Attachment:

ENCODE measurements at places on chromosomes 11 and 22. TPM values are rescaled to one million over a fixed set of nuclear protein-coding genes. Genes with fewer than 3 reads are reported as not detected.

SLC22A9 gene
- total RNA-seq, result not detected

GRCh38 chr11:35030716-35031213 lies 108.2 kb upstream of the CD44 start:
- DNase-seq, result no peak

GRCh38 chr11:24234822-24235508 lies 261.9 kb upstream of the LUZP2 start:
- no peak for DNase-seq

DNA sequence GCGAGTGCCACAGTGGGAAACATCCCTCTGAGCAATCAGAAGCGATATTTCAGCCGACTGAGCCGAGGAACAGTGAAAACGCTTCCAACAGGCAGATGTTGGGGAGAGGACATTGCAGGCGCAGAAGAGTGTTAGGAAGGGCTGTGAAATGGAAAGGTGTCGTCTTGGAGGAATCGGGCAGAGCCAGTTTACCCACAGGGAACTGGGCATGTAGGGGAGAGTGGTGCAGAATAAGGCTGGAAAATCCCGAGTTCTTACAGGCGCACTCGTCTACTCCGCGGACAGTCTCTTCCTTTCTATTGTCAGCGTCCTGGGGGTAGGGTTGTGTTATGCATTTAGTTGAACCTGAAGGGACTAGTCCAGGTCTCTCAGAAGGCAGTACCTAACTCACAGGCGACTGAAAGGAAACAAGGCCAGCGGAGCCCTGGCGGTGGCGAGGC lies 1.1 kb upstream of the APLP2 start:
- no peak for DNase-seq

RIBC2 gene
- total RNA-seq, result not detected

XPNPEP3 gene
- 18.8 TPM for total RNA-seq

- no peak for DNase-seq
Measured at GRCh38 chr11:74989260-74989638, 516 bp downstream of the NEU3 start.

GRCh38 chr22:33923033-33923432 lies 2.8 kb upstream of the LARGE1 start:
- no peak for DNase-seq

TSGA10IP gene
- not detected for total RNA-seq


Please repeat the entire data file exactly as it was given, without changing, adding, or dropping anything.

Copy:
ENCODE measurements at places on chromosomes 11 and 22. TPM values are rescaled to one million over a fixed set of nuclear protein-coding genes. Genes with fewer than 3 reads are reported as not detected.

SLC22A9 gene
- total RNA-seq, result not detected

GRCh38 chr11:35030716-35031213 lies 108.2 kb upstream of the CD44 start:
- DNase-seq, result no peak

GRCh38 chr11:24234822-24235508 lies 261.9 kb upstream of the LUZP2 start:
- no peak for DNase-seq

DNA sequence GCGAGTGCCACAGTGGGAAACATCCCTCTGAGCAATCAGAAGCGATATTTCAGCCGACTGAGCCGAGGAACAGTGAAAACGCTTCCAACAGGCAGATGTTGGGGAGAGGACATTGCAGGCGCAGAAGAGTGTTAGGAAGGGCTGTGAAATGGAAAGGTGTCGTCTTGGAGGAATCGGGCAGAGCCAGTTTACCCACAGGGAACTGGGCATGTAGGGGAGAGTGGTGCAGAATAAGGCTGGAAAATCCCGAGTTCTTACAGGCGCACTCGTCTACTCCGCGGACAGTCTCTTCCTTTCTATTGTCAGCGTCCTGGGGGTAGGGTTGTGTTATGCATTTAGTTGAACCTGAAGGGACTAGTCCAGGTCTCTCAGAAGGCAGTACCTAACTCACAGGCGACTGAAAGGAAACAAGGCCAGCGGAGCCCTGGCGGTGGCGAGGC lies 1.1 kb upstream of the APLP2 start:
- no peak for DNase-seq

RIBC2 gene
- total RNA-seq, result not detected

XPNPEP3 gene
- 18.8 TPM for total RNA-seq

- no peak for DNase-seq
Measured at GRCh38 chr11:74989260-74989638, 516 bp downstream of the NEU3 start.

GRCh38 chr22:33923033-33923432 lies 2.8 kb upstream of the LARGE1 start:
- no peak for DNase-seq

TSGA10IP gene
- not detected for total RNA-seq